Last week at a tasting, I discovered a wine that really speaks to me. I purchased a few bottles on the spot and returned home anxious to share it with my wife.
I poured her a glass without any editorial commentary. Of Vanessa’s many wonderful qualities, the most entertaining combination is her pure palate and unfailing candor.
My inner wine snob was appalled. I took an aggressive swig, swish and swallow. Before I could set my glass on the kitchen counter and begin my defense, I was magically transported back to a distinct time and place in a way only the sense of smell can do.
It was the summer of 1988, and I was 16 years old, proudly swaying around a beach party, clutching two half-empty four-packs of Bartles & James wine coolers. Yes, that was a happy memory. Refocusing on my empty glass in my kitchen, I acknowledged to my wife that she was onto something.
Those of you older than 35 will remember a time when wine coolers were a respectable alternative to beer and wine. Wine coolers arrived on the market in 1981, before the domestic wine industry (then largely limited to California) came of age and anyone had heard the word microbrew.
Wine coolers were made by mixing poor-quality wine, carbonated soda and fruit juice. They weren’t complex and certainly didn’t make for compelling wine-and-food pairings. They were just an honest, refreshing, clean-tasting buzz. Think Orangina for adults only.
I leave my praise in the past tense because the wine coolers of today are a far cry from their cousins from the 1980s. Once the California wine boom dramatically increased the cost of grapes and wines, producers of wine coolers began to substitute less expensive malt for wine. Through the years these “malternatives” have devolved into hideous flavors like Fuzzy Navel, Body Shot Lime, Strawberry Cosmopolitan and Salty Persimmon. Salty Persimmon?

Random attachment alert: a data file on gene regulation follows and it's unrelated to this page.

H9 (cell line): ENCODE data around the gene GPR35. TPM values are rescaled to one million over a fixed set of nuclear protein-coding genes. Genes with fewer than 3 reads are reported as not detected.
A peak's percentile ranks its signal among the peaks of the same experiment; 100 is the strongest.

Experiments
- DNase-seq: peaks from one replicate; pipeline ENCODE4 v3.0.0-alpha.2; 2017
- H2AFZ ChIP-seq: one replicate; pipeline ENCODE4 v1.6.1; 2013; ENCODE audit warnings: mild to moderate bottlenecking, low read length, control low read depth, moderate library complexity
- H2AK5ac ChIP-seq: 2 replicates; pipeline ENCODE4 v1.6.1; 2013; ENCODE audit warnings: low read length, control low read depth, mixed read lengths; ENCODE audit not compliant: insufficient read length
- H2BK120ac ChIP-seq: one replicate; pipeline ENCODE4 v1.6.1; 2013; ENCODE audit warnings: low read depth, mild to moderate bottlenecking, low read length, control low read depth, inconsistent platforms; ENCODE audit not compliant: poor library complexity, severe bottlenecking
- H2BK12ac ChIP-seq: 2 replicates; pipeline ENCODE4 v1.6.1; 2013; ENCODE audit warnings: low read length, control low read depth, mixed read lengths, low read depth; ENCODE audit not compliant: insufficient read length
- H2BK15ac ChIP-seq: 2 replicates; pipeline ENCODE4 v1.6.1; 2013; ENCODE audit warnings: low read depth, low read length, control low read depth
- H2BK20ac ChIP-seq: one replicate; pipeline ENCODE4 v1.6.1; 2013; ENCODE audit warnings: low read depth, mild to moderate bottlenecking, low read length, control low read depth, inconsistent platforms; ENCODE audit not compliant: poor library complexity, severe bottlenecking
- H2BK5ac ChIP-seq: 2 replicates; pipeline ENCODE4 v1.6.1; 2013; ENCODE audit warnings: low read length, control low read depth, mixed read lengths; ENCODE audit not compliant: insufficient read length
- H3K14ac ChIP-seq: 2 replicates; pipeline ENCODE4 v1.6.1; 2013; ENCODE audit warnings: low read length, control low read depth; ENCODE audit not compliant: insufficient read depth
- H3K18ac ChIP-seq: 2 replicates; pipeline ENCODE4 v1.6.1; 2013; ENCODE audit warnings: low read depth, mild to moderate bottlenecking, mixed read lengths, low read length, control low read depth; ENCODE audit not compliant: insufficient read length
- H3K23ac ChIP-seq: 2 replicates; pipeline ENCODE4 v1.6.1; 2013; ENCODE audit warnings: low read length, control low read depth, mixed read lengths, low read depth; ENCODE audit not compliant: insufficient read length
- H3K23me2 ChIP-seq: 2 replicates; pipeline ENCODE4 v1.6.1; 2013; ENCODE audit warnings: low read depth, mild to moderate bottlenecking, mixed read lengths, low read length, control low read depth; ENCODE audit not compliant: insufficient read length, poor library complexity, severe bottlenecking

The producers of Chateau La Moutete Grand Reserve Rosé 2010 ($15) in Cotes de Provence, France, would be horrified to know their beautifully crafted wine inspired my wine-cooler flashback.
It’s made from four Rhone varietals: Grenache, Cinsault, Syrah and Mourvedre. The color is a unique combination of steel pink, peach and gray. Subtle aromas of watermelon, rosé water and hard pears are all laced with smokiness and transition in to flavors of light red apple, fresh peach and wet stone. The wine is dry and perfectly balanced with no apparent tannins except a bracing, mineral-like finish.
Delicious on its own, this rosé would marry well with fresh fruit and grilled chicken and fish.
Although this wine is particularly stunning, there are many high-quality rosés on the market this summer. I also recommend La Ferme Saint Pierre Rosé 2010 ($14) and Commanderie de Peyrassol Rosé 2010 ($19).
What I love about these wines is they are made to be quaffed. They serve to quench, refresh and relax. Celebrate the summer of 2011 and the 30th anniversary of the wine cooler with these lively rosés.
Derek M. LaVallee, director or public relations and public affairs at Kemp Goldberg Partners and certified wine buff, can be reached at firstname.lastname@example.org.